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Inactivation of Salmonella during Drying and Storage of Apple Slices Treated with Acidic or Sodium Metabisulfite Solutions

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This study was undertaken to determine whether pretreating inoculated Gala apple slices with metabisulfite or acidic solutions enhanced the inactivation of Salmonella during dehydration and storage. Apple slices inoculated with a five-strain mixture of Salmonella (7.6 log CFU/g) were pretreated, dried for 6 h at 60°C, and stored aerobically at 25°C for 28 days. Predrying treatments included (i) no treatment, (ii) 10 min of immersion in sterile water, (iii) 10 min of immersion in a 4.18% sodium metabisulfite solution, (iv) 10 min of immersion in a 3.40% ascorbic acid solution, and (v) 10 min of immersion in a 0.21% citric acid solution. Samples were plated on tryptic soy agar with 0.1% pyruvate (TSAP), brilliant green sulfa (BGS) agar, and xylose lysine tergitol 4 (XLT4) agar for the enumeration of bacteria. Populations were not significantly (P > 0.05) reduced by immersion in water but were reduced by 0.7 to 1.1 log CFU/g by immersion in acidic solutions. Immersion in the sodium metabisulfite solution reduced populations by 0.4, 1.3, and 5.4 log CFU/g on TSAP, BGS agar, and XLT4 agar, respectively. After 6 h of dehydration at 60°C, populations on untreated and water-treated slices were reduced by 2.7 to 2.8, 2.7 to 2.9, and 4.0 to 4.2 log CFU/g as determined with TSAP,BGS agar, and XLT4 agar, respectively. In contrast, populations on slices treated with sodium metabisulfite, ascorbic acid, and citric acid were reduced after 6 h of dehydration by 4.3, 5.2, and 3.8 log CFU/g, respectively, as determined with TSAP; by 4.7, 5.5, and 3.9 log CFU/g, respectively, as determined with BGS agar; and by 5.5, 5.7, and 5.6 log CFU/g, respectively, as determined with XLT4 agar. Bacteria were still detectable by direct plating after 28 days except on slices treated with ascorbic acid. Immersion in metabisulfite or acidic solutions prior to dehydration should enhance the inactivation of Salmonella during the dehydration and storage of Gala apple slices.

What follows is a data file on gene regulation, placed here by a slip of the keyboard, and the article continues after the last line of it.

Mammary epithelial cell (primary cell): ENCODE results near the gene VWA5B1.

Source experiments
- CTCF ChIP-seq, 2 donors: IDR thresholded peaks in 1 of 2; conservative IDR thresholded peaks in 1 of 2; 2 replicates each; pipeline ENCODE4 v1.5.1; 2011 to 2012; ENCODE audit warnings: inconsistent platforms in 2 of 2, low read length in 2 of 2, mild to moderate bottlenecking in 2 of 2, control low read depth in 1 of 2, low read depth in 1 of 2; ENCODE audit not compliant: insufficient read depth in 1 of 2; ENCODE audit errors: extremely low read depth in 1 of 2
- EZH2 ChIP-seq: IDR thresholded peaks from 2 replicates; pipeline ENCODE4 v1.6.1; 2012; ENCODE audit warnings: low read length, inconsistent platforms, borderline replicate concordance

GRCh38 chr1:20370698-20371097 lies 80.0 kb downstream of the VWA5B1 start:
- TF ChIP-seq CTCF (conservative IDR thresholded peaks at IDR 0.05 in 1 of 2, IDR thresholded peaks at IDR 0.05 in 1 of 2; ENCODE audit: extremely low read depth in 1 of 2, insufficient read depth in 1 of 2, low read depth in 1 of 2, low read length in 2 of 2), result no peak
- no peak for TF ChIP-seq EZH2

Document Type: Research Article

Affiliations: 1: Department of Food Science and Human Nutrition, Colorado State University, Fort Collins, Colorado 80523-1571, USA 2: Department of Animal Sciences, Colorado State University, Fort Collins, Colorado 80523-1571, USA

Publication date: December 1, 2003

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    First published in 1937, the Journal of Food Protection®, is a refereed monthly publication. Each issue contains scientific research and authoritative review articles reporting on a variety of topics in food science pertaining to food safety and quality. The Journal is internationally recognized as the leading publication in the field of food microbiology with a readership exceeding 11,000 scientists from 70 countries. The Journal of Food Protection® is indexed in Index Medicus, Current Contents, BIOSIS, PubMed, Medline, and many others.

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